DASH began life as the Durham Cyrenians in 1972, part of the national Cyrenians organisation. It was founded by people who were concerned about the plight of single homeless men.

Short stay accommodation was provided in rented houses. Young male and female volunteers lived in the projects helping and supporting residents. They received free board and pocket money in return for their efforts.

This continued until the mid-1980s but increasing difficulties in recruiting suitable volunteer workers and the changing nature of homelessness meant the organisation had to change. Professional, salaried staff were employed, paid for with funding from national charities.

In 1988 DASH officially changed its name to Durham Action on Single Housing. The main office was at Harry Mears House which was a property that provided shared accommodation to tenants.

From 2002 DASH started to expand further, purchasing houses to provide accommodation for both short stay and long stay tenants. The DASH staff team also expanded to provide support to the growing number of tenants.

In 2006 the Churchill Square Emergency Accommodation scheme was launched. The flats, owned by Durham City Homes, were refurbished and used for accommodating people in immediate need, referred from the Council. The property has since become the base for our Vulnerable Women’s Project.

In 2008 DASH started to provide floating support as a part of the Stonham Housing Durham Homestay project. We continued to provide this support on a sub contract basis until 2016 when reductions in Council funding forced Stonham to end provision through DASH and the staff involved were transferred to Stonham Housing.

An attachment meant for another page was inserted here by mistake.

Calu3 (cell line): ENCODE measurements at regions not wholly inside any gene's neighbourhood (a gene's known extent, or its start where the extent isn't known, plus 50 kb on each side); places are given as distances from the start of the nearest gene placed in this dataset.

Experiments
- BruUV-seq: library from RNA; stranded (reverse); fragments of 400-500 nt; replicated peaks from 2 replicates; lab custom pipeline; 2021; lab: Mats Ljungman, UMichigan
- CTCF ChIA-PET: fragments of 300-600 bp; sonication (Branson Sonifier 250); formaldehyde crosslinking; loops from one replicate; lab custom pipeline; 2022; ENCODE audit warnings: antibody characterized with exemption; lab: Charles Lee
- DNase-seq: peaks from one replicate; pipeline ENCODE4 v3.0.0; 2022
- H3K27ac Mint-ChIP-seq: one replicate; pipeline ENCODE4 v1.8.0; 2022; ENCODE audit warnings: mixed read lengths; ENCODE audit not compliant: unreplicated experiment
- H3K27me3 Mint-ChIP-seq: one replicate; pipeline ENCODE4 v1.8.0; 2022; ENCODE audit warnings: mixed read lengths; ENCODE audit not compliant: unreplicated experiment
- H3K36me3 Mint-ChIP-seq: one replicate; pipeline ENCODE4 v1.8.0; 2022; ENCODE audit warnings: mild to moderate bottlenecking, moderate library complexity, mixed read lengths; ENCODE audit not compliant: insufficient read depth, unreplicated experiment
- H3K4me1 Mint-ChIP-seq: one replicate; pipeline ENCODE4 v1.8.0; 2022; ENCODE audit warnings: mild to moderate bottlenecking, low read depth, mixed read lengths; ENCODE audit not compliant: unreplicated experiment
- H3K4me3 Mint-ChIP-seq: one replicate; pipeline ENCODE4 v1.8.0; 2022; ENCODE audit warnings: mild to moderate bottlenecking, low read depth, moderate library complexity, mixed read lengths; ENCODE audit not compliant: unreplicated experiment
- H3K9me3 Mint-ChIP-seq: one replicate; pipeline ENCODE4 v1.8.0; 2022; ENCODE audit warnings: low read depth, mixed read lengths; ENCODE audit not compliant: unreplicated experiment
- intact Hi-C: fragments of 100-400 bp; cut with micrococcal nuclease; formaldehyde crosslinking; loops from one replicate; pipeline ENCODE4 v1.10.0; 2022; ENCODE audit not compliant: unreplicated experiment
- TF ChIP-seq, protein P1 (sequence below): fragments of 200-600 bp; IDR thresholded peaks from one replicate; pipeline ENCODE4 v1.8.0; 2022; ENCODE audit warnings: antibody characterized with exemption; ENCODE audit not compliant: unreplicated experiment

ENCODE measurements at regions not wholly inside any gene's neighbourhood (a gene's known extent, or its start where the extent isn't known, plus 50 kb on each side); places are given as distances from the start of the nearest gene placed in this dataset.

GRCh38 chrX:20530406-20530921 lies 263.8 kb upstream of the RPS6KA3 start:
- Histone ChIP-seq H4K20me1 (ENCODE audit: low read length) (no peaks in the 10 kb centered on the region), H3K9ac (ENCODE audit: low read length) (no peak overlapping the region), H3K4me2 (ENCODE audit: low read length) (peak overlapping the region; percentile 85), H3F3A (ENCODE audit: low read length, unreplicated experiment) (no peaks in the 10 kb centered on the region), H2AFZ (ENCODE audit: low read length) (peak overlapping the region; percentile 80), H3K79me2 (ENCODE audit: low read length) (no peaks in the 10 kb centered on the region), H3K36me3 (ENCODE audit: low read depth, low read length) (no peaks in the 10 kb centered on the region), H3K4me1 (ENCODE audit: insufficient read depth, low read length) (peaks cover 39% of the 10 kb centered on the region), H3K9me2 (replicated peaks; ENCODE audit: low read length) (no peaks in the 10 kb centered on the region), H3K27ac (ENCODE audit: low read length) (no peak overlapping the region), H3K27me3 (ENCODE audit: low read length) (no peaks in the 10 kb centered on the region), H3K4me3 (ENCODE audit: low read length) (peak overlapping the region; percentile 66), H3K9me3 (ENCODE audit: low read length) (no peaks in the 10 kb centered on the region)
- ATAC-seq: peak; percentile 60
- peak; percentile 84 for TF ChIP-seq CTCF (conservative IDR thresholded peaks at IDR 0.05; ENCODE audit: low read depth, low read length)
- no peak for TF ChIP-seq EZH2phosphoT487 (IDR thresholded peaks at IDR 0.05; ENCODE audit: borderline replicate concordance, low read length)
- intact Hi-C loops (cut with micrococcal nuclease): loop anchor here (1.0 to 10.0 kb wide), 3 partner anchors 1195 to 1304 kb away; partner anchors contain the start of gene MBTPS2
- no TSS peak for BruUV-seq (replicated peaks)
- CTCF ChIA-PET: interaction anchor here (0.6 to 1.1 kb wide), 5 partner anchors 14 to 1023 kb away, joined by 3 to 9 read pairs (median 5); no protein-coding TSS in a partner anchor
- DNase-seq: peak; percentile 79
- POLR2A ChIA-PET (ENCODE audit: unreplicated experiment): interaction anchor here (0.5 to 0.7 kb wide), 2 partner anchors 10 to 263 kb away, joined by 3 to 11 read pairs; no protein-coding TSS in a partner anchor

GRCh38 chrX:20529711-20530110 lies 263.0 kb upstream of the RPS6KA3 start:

DASH has continued to grow as an organisation and to buy and lease properties to house people with housing need, including people with mental health issues.

40th AnniversaryIn 2012 the Senior manager at DASH sadly passed away and the management of the organisation shifted to the two Operational Managers and the Finance and Resources Officer. This arrangement was successful and was therefore formalised by the DASH Board in 2014.

2012 was also a year of celebration as it was the 40th Anniversary of the organisation. Pictured left to right; Edward Kenmir, Sean McDonnell, Madeleine Ashdown and Barry Worth.

The various DASH projects have the capacity to house sixty three people. We can do this thanks to the commitment and dedication of all DASH staff and volunteers, which currently comprises a voluntary Management Committee of eight Trustees, eighteen paid staff and six volunteer workers.

Forty five years after its foundation, DASH remains firmly committed to helping single homeless people and DASH staff work closely with these people to help them to achieve independent living or to remain in an existing tenancy.

DASH can be justifiably proud of a tradition where essential life changing chances are encouraged and supported by our Support Workers. DASH has evolved from the Durham Cyrenians which had a small volunteer workforce that provided very limited temporary housing into an efficient, professional accommodation and support provider with specialist skills and resources able to adapt to increasing demands and ever-changing needs.

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